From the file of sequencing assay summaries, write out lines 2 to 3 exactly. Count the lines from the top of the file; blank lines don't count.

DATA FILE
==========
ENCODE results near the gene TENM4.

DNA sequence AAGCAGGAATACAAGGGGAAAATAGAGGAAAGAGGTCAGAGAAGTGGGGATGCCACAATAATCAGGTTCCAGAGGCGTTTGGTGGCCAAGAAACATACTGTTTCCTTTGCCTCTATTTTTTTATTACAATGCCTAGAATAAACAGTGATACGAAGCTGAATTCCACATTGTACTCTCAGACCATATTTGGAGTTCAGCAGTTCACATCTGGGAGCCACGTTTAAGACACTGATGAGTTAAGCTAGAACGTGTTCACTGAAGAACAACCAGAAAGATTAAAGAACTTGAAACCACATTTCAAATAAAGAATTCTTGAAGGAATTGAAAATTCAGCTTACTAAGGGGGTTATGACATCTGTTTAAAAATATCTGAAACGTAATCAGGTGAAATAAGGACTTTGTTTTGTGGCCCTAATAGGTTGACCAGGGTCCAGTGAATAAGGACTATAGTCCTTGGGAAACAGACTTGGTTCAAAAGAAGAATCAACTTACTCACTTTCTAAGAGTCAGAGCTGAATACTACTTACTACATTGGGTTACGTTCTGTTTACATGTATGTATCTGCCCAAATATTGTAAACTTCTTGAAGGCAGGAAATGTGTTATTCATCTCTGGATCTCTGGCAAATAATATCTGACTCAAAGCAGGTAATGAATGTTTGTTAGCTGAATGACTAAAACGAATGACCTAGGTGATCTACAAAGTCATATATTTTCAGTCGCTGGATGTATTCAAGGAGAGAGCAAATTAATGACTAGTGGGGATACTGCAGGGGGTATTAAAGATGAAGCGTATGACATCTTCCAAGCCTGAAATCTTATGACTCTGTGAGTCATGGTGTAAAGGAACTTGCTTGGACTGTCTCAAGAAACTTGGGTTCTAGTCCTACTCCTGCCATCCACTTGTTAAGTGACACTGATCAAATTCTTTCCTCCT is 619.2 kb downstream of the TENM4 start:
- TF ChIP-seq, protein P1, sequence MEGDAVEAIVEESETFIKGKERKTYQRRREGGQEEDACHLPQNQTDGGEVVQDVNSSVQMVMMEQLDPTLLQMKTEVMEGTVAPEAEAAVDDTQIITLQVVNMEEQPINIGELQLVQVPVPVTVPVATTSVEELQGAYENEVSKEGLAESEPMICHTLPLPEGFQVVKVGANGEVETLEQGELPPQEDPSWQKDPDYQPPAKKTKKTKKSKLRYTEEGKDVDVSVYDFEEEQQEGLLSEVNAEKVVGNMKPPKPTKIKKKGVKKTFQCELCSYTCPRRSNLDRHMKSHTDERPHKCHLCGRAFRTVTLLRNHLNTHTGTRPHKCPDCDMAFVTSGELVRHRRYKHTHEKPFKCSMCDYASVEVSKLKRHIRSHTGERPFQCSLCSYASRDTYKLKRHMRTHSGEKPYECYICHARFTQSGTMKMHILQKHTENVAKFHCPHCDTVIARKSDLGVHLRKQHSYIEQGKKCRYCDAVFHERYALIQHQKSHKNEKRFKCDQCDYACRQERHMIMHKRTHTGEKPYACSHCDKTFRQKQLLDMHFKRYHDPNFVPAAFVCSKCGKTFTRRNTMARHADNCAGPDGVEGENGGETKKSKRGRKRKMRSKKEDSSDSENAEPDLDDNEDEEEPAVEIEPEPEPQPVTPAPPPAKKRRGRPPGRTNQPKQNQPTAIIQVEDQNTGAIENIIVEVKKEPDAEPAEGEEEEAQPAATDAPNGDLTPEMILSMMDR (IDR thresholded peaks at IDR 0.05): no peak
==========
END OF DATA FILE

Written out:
DNA sequence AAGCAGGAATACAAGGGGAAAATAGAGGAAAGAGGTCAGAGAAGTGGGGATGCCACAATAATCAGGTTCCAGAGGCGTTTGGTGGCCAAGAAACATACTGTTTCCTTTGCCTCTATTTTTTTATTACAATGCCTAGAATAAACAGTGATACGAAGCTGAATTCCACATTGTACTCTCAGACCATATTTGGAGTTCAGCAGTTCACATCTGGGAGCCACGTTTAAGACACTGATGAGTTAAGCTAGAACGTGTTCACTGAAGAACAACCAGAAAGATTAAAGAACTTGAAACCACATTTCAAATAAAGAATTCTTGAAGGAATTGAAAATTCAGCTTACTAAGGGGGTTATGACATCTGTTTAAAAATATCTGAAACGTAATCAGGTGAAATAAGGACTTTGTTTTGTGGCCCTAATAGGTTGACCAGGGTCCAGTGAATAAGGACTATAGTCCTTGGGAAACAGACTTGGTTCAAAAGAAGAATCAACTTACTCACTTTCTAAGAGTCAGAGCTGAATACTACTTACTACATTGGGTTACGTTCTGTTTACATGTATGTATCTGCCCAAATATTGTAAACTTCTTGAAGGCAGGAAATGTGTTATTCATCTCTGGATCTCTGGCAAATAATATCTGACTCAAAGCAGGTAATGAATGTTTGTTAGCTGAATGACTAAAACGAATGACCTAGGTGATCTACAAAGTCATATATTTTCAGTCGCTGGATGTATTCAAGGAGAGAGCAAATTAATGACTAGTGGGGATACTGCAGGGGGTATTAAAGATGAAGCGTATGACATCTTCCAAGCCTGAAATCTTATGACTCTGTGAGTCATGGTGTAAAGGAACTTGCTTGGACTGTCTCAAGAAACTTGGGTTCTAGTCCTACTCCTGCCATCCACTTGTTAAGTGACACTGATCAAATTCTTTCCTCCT is 619.2 kb downstream of the TENM4 start:
- TF ChIP-seq, protein P1, sequence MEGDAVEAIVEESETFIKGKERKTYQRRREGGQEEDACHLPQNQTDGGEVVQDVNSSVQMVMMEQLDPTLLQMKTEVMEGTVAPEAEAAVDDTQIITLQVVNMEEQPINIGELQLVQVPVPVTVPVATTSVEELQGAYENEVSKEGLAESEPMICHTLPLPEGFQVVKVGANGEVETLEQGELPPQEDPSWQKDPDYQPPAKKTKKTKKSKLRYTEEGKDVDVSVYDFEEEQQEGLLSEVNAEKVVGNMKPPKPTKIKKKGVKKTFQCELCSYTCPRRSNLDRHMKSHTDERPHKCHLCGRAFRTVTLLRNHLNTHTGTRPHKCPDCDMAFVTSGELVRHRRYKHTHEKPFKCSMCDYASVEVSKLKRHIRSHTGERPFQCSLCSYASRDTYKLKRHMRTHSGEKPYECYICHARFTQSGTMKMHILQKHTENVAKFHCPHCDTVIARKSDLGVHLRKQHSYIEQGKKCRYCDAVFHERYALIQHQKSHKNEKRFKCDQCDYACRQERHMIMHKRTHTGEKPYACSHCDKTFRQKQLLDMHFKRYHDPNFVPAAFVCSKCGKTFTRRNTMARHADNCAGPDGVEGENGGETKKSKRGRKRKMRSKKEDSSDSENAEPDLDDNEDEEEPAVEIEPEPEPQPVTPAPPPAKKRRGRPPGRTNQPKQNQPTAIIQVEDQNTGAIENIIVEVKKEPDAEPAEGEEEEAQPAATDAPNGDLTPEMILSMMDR (IDR thresholded peaks at IDR 0.05): no peak